Rand's claim that evidence of capitalism's success is "incontrovertible" cannot be confirmed using familiar annual GDP per capita figures. This article argues that annual GDP per capita cannot logically represent individual welfare because it measures an annual income flow while individuals judge their welfare by their lifetime income. Data are available to measure an economy's capacity to enhance individual lifetime welfare. Not only does this measure come closer to Rand's focus on the individual, it also suggests that the past 200 (...)
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  30. Ken Binmore, Interpersonal Comparison of Utility (Pdf 138k).
    ’Tis vain to talk of adding quantities which after the addition will continue to be as distinct as they were before; one man’s happiness will never be another man’s happiness: a gain to one man is no gain to another: you might as well pretend to add 20 apples to 20 pears.
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  31. Kenneth G. Binmore (2001). John Broome, Ethics Out of Economics, Cambridge, Cambridge University Press, 1999, Pp. 267. Utilitas 13 (01):127-.
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  32. Charles Blackorby & David Donaldson (1991). Adult-Equivalence Scales, Interpersonal Comparisons of Well-Being, and Applied Welfare Economics. In Jon Elster & John E. Roemer (eds.), Interpersonal Comparisons of Well-Being. Cambridge University Press. 164.
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  33. Richard Bradley (2002). Review: Ethics Out of Economics. [REVIEW] Mind 111 (444):837-841.
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  34. Andrea Brandolini & Timothy M. Smeeding (2009). Income Inequality. In Wiemer Salverda, Brian Nolan & Timothy M. Smeeding (eds.), The Oxford Handbook of Economic Inequality. Oup Oxford.
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  35. E. Brandon (2005). Justice and the Yellow Pages. Skepsis: A Journal for Philosophy and Interdisciplinary Research 16 (1-2).
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  36. David Braybrooke (1982). The Maximum Claims of Gauthier's Bargainers: Are the Fixed Social Inequalities Acceptable? Dialogue 21 (03):411-429.
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  37. Geoffrey Brennan (2008). Lessons for Ethics From Economics? Philosophical Issues 18 (1):249-271.
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  38. Samantha Brennan (1994). Martha C. Nussbaum and Amartya Sen, Eds., The Quality of Life Reviewed By. Philosophy in Review 14 (5):340-342.
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  39. Samantha Brennan (1994). Martha C. Nussbaum and Amartya Sen, Eds., The Quality of Life. [REVIEW] Philosophy in Review 14:340-342.
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  40. Harry Brighouse (1998). Why Should States Fund Schools? British Journal of Educational Studies 46 (2):138 - 152.
    In arguing for government withdrawal from funding and regulating schooling, James Tooley claims that equality of opportunity in education implies only that all deserve an adequate minimum education. However, he concedes the 'abstract egalitarian thesis' that all should be treated with equal concern and respect. I show that this thesis indeed implies educational equality, and that Tooley's arguments against educational equality rest on a misunderstanding of the foundations of egalitarianism.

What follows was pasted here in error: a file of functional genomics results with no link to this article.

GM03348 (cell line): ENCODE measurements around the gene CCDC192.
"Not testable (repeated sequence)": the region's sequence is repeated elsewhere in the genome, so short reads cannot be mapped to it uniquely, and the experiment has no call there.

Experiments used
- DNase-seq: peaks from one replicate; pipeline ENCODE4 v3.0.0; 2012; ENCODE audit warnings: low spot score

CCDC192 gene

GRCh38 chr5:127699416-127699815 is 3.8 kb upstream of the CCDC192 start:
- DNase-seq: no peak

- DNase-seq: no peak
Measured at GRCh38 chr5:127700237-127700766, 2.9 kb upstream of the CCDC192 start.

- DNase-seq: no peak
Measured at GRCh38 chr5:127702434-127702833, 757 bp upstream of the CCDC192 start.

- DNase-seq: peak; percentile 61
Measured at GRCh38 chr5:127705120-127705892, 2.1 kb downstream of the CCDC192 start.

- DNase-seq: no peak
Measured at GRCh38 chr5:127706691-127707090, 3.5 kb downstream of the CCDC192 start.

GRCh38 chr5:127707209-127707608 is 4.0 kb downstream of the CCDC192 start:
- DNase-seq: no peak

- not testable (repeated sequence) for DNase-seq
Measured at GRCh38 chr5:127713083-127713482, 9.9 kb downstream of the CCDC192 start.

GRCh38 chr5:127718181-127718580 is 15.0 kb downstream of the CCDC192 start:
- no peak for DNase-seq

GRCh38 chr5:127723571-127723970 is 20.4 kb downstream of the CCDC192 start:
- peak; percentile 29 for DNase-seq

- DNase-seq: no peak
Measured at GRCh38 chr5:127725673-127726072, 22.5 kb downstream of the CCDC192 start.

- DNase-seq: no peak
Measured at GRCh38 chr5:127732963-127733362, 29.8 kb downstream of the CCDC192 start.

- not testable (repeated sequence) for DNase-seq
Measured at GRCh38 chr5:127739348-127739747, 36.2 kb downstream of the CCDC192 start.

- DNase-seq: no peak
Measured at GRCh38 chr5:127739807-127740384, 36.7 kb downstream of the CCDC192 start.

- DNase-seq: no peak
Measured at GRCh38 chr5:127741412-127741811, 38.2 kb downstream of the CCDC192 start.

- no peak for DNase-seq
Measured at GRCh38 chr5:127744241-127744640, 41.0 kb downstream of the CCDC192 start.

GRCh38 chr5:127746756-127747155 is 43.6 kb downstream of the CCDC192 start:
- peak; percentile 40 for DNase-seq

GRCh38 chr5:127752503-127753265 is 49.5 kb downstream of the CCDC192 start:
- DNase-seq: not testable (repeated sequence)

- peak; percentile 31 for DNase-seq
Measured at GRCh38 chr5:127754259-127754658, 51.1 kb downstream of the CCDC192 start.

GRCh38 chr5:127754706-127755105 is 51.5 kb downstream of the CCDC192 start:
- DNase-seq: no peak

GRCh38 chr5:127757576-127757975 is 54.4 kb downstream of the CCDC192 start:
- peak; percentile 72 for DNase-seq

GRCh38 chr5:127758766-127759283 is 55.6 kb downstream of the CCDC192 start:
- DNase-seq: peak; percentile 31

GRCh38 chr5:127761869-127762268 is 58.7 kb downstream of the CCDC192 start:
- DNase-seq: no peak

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  41. Hubert Brochier (1997). L'économie Normative. Monograph Collection (Matt - Pseudo).
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  42. John Broome (2008). Why Economics Needs Ethical Theory. In Kaushik Basu & Ravi Kanbur (eds.), Arguments for a Better World: Essays in Honor of Amartya Sen: Volume I: Ethics, Welfare, and Measurement and Volume Ii: Society, Institutions, and Development. Oup Oxford.
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  43. Luigino Bruni (2012). The Genesis and Nature of the Ethos of the Market. Palgrave Macmillan.
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  44. Luigino Bruni (2012). The Genesis and Ethos of the Market. Palgrave Macmillan.
    In this book Luigino Bruni analyses the market and its ethos, illuminating the history of capitalism and highlighting the need for a new ethical direction.
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  45. Luigino Bruni (2011). The Idea of Justice, Amartya Sen, The Belknap Press of Harvard University Press, 2009, 467 Pp. [REVIEW] Economics and Philosophy 27 (03):324-331.
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  46. Tom Bunyard (2011). Libertarian Communism: Marx, Engels and the Political Economy of Freedom. Historical Materialism 19 (3):205-212.
  47. Richard V. Burkhauser & Kenneth A. Couch (2009). Intragenerational Inequality and Intertemporal Mobility. In Wiemer Salverda, Brian Nolan & Timothy M. Smeeding (eds.), The Oxford Handbook of Economic Inequality. Oup Oxford.
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  48. R. M. Burlando (2000). Values, Ethics and Economics. World Futures 56:241-261.
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  49. Donald R. Burrill (1978). Distributive Justice and the Minimal State: A Response to Blackstone. Pacific Philosophical Quarterly 59 (4):394.
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  50. Per Bylund (2008). Unblocking a Free Market Perspective in Labor Economics. Etica E Politica 10 (2):236-247.